Overheard: ‘Yes, we’re responsible, but we also want to have fun. We’re boys at heart. If you a see a man acting grown-up and mature, he’s faking it.’
Author: Dirk Mullenger (Page 2 of 3)
How do you know when someone loves you? No really—think about it. How do you know?
Reflect for a moment on someone who loves you—who positively loves you, no sinew of a doubt. Have you been fortunate enough to have someone like that in your life?
I have. My grandmother loved me. We called her Nanny—and up until 2nd grade I honestly believed her real name was Nanny. (When I found out her true name was Borghild, I thought: no wonder she goes by ‘Nanny’).
My eyes tear up just thinking of her. She was an artist. Two paintings she drew of Mount Rainier hang above my desk; and her never-ending hugs surround my heart still. She loved me, —and sometimes I wonder, ‘Why?’—more musing than mandating an answer, lightly perplexed because whatever it was I ‘brought to the table’ did not seem to merit her larger-than-life exuberance for me. It was a love that made no sense, no reason beyond familial tie—I was her grandson and she loved me.
(Nanny was plump, her love hugs lasted for everrrrrr. Your neck bent out of shape, your nose got smushed, breath was compressed, shoulders crunched, and sometimes we feared getting lost in her bottomless bosom)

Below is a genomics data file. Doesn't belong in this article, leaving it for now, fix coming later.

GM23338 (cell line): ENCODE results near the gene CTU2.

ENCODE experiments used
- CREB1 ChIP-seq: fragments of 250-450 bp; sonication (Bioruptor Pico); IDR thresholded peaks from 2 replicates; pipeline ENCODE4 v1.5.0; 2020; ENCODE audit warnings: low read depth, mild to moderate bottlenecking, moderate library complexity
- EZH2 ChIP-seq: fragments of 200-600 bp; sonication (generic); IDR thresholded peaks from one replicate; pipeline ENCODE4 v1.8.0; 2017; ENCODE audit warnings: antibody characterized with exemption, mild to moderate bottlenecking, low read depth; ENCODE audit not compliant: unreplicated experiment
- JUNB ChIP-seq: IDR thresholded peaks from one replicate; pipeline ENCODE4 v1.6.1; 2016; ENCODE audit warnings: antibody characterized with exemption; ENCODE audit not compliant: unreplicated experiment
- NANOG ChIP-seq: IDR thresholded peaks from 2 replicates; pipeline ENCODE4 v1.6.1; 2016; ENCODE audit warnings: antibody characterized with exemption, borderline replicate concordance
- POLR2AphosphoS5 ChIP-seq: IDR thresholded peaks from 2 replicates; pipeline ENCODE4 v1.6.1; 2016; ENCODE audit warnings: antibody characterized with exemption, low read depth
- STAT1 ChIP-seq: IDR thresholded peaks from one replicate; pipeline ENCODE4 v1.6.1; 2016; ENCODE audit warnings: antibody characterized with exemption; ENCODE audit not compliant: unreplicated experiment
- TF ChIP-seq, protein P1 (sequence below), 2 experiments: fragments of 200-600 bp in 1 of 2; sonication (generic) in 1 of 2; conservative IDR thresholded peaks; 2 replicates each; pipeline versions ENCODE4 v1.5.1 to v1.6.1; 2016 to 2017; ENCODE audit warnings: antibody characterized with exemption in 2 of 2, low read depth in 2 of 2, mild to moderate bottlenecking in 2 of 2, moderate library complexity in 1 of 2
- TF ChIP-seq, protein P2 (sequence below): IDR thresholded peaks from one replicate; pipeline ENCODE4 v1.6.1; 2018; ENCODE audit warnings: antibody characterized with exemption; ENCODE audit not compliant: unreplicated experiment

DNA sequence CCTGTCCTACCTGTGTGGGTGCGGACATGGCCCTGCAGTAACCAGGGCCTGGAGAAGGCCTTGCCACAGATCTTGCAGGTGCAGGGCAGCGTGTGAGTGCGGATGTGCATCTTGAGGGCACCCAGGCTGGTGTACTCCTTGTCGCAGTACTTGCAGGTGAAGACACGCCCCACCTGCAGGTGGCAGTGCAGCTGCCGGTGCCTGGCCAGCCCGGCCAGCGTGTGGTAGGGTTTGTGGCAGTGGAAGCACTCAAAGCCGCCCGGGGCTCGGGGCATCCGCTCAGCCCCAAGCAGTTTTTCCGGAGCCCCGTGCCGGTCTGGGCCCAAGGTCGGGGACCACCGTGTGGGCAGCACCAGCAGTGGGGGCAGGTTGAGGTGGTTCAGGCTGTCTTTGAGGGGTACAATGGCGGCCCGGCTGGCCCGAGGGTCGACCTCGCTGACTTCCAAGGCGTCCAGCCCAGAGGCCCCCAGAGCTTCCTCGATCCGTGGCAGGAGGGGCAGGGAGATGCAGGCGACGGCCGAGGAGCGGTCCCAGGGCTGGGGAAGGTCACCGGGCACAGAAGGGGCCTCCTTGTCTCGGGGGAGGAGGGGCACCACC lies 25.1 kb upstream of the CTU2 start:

What? You gonna EARN that love? Nah… It just was. Her love was delightful, surprising, encouraging, and redemptive.
Thinking about her, I reflect on another member of the extended family and wonder, What about him? (unnamed to avoid defamation suit). Did he love me?….hmm.…i think so, but I’m not sure, —odd to be uncertain whether someone loves you or not.
So how do you know when someone loves you? If they love you like Nanny did, here’s how it’s done:
They CELEBRATE you! They delight in you, in your being and your ‘being there’. They light up when they see you, they seem genuinely happier in your presence.
They are INTERESTED in you, intrigued by you, curious about you. They ask questions & respectfully probe your soul, honoring your thoughts, your presence, your emotions.
…makes you wonder how many starved souls out there feel ignored & invisible? How many clamor for attention in varied and unruly ways. They seek nourishment for their malnutritioned soul. I think of a woman I once knew, a former workmate. She was a crank, a know-it-all who constantly interrupted her colleagues, forced her opinions down with a slam that demanded acquiescence. Who knows, maybe she was in pursuit of some elusive element her starved heart deeply craved. She was an ‘honor my ideas or be damned’ kind of gal.